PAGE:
Global equity markets finished mixed for the week. In the U.S., the S&P 500 Index closed the week at a level of 4,134, representing a loss of 0.09%, while the Russell Midcap Index moved 0.21% higher last week. Meanwhile, the Russell 2000 Index, a measure of the Nation’s smallest publicly traded firms, returned 0.59% over the week. As developed, international equity performance and emerging markets were mixed, returning 0.05% and -1.95%, respectively. Finally, the 10-year U.S. Treasury yield moved higher, closing the week at 3.57%.
After being positive in 4 of the previous five weeks, the market would ultimately close in the red during a week heavily focused on the early stages of corporate earnings season. The early results would appear to not shake major indices despite the very modest red tickers this past week. As of the time of this update’s writing, approximately 18% of companies within the S&P 500 index reported their first-quarter earnings. According to FactSet, amongst those that have reported first-quarter results, nearly 61% outpaced their revenue expectations, and 76% beat their EPS estimates. However, the bar was not set very high for companies to beat on their sales and earnings results as analysts across most institutions had low expectations given the landscape of the current U.S. economy. In fact, according to Refinitiv, earnings for the S&P 500 index are on pace for a 4.7% year-over-year decline despite the “beating” figures that have so far been reported. Below are a few examples of the past week’s more positive releases.
• Tesla (Ticker: TSLA): Met expectations on earnings per share $0.85 vs. $0.85 expected, while beating on revenue $23.33 billion vs. $23.21 billion expected.
• Netflix (Ticker: NFLX): Beat on earnings per share of $2.88 vs. $2.86 expected, but missed on revenue of $8.16 billion vs. $8.18 billion expected.
• Proctor and Gamble (Ticker: PG): Beat on earnings per share of $1.37 vs. $1.32 expected, and beat on revenue of $20.07 billion vs. $19.32 billion expected.
• Bank of America (Ticker: BAC): Beat on earnings per share of $0.94 vs. $0.82 expected, and beat on revenue of $26.39 billion vs. $25.13 billion expected.
As for the U.S. economy, data suggested by the latest Flash PMI reading would indicate stronger-than-expected economic activity within the services and manufacturing sectors. The better-than-expected readings would give the PMI Composite Output Index the highest reading in 11 months. As of April 18, GDPNow from the Federal Reserve Bank of Atlanta estimates Q1 real gross domestic product (GDP) (seasonally adjusted annual rate) growth in the first quarter of 2023 to be 2.5%. However, the median projection of 18 Federal Reserve Open Market Committee (FOMC) members now calls for a 0.4% increase in U.S. GDP in 2023, suggesting potential declines in economic growth in the months and quarters ahead.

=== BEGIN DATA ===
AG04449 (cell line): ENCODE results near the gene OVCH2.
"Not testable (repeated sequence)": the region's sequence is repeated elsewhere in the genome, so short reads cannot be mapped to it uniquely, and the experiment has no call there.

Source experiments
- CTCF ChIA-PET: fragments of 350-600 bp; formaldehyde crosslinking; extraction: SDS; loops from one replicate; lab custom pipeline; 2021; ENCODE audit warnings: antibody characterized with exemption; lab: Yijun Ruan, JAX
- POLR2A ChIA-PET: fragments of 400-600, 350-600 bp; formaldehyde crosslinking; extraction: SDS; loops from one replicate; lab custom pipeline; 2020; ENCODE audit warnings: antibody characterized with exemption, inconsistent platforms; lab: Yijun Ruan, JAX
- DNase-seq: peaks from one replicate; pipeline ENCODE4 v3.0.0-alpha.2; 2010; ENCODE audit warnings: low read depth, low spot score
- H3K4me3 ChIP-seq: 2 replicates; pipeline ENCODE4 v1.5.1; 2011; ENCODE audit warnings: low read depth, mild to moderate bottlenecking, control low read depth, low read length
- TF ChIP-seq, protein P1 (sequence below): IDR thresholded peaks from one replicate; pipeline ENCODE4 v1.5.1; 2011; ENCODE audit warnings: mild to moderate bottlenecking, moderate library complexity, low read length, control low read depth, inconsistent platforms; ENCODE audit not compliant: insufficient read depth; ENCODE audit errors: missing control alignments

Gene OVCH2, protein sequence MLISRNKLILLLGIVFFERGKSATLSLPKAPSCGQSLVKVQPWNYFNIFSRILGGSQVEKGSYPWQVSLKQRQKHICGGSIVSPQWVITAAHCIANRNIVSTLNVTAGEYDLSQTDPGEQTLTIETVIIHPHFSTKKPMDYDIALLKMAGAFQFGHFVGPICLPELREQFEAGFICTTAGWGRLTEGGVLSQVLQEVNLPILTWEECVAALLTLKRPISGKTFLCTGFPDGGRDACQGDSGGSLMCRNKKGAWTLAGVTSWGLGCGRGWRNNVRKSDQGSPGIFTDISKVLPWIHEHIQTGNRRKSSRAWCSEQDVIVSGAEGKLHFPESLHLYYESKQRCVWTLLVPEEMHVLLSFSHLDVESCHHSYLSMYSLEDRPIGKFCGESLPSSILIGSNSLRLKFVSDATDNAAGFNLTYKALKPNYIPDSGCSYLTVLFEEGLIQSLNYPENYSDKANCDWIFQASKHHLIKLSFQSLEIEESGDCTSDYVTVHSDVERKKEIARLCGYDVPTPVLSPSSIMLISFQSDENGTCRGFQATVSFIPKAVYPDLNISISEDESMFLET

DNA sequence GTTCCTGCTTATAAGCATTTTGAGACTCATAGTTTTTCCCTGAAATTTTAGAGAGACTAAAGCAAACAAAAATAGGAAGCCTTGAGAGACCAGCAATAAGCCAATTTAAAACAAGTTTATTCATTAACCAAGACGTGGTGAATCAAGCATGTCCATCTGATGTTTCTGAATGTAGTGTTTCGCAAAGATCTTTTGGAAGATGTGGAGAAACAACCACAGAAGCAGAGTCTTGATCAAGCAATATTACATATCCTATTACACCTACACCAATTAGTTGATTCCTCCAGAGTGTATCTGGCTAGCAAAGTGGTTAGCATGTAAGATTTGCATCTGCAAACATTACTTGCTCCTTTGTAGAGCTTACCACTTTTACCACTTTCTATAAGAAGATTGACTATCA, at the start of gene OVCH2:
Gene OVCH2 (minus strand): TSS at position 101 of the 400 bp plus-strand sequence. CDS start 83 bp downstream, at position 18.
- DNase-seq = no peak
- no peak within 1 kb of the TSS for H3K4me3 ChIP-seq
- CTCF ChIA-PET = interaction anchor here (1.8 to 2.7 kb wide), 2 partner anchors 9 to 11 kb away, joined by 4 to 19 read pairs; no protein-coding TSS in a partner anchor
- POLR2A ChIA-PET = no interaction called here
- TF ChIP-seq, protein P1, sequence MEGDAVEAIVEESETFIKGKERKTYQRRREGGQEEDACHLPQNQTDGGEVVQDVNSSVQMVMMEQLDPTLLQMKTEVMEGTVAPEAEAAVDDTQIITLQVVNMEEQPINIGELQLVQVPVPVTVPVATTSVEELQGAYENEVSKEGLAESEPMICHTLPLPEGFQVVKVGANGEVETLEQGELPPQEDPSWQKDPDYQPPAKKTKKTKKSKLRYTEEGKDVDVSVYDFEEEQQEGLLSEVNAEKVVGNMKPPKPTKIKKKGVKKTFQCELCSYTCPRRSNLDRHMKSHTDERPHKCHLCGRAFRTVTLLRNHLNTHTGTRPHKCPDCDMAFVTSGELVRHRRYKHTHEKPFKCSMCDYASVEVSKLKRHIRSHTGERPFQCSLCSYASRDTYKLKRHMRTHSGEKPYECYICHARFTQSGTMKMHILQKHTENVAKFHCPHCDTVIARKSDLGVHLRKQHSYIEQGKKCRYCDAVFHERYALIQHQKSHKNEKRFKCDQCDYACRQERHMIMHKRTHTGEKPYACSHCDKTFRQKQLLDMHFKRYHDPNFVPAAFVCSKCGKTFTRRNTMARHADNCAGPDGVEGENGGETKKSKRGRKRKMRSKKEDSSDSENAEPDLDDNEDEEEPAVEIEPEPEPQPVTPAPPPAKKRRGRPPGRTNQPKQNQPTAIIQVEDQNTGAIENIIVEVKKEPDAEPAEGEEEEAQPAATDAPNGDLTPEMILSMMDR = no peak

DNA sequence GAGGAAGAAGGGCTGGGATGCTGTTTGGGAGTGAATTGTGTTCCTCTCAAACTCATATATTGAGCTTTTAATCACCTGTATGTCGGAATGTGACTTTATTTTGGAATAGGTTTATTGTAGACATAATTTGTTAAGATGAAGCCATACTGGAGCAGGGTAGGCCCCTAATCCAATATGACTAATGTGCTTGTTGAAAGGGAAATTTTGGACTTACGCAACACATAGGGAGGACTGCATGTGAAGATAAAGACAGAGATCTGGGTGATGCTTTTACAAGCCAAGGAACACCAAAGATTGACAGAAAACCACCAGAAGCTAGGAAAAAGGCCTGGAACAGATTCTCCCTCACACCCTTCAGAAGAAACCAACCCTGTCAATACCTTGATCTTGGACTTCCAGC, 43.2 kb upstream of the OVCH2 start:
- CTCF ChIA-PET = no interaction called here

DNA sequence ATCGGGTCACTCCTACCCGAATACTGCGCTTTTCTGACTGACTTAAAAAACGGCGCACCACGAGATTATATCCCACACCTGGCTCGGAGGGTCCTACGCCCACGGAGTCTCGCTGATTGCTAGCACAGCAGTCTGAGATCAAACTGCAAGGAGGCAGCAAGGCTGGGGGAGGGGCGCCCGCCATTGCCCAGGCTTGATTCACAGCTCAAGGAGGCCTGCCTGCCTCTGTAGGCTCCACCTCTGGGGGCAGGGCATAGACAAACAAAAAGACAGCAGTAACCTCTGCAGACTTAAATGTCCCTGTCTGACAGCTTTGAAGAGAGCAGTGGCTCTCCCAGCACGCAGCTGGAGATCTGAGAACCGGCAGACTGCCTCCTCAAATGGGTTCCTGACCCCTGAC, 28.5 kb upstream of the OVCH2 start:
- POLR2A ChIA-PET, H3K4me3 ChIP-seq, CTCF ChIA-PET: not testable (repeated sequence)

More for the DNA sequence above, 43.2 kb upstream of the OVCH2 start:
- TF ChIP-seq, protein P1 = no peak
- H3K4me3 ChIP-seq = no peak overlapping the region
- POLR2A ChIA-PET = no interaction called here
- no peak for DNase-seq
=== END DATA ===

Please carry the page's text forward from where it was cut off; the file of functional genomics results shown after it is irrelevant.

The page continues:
While recent data does appear relatively strong, headwinds still exist, and, likely, the economy has yet to experience the full impact of the historic number of interest rate hikes that took place over the last year. Next week, names such as Alphabet, Microsoft, Meta, and Amazon will release their earnings reports. The large, mega-cap stocks may paint a much different picture than what was witnessed this week.
Investors should consider all the information discussed within this market update and many other factors when managing their investment portfolios. However, with so much data and so little time to digest, we encourage investors to work with experienced financial professionals to help process all this information to build and manage the asset allocations within their portfolios consistent with their objectives, timeframe, and tolerance for risk.
Best wishes for the week ahead!
Earnings data from Bloomberg and Refinitiv on 4/21/23. PMI Composite Data from S&P Global on 4/21/23. Equity Market, Fixed Income returns, and rates are from Bloomberg as of 4/21/23. Economic Calendar Data from Econoday as of 4/7/23. International developed markets are measured by the MSCI EAFE Index, emerging markets are measured by the MSCI EM Index, and U.S. Large Caps are defined by the S&P 500 Index. Sector performance is measured using the GICS methodology.
Disclosures: Past performance does not guarantee future results. We have taken this information from sources that we believe to be reliable and accurate. Hennion and Walsh cannot guarantee the accuracy of said information and cannot be held liable. You cannot invest directly in an index. Diversification can help mitigate the risk and volatility in your portfolio but does not ensure a profit or guarantee against a loss.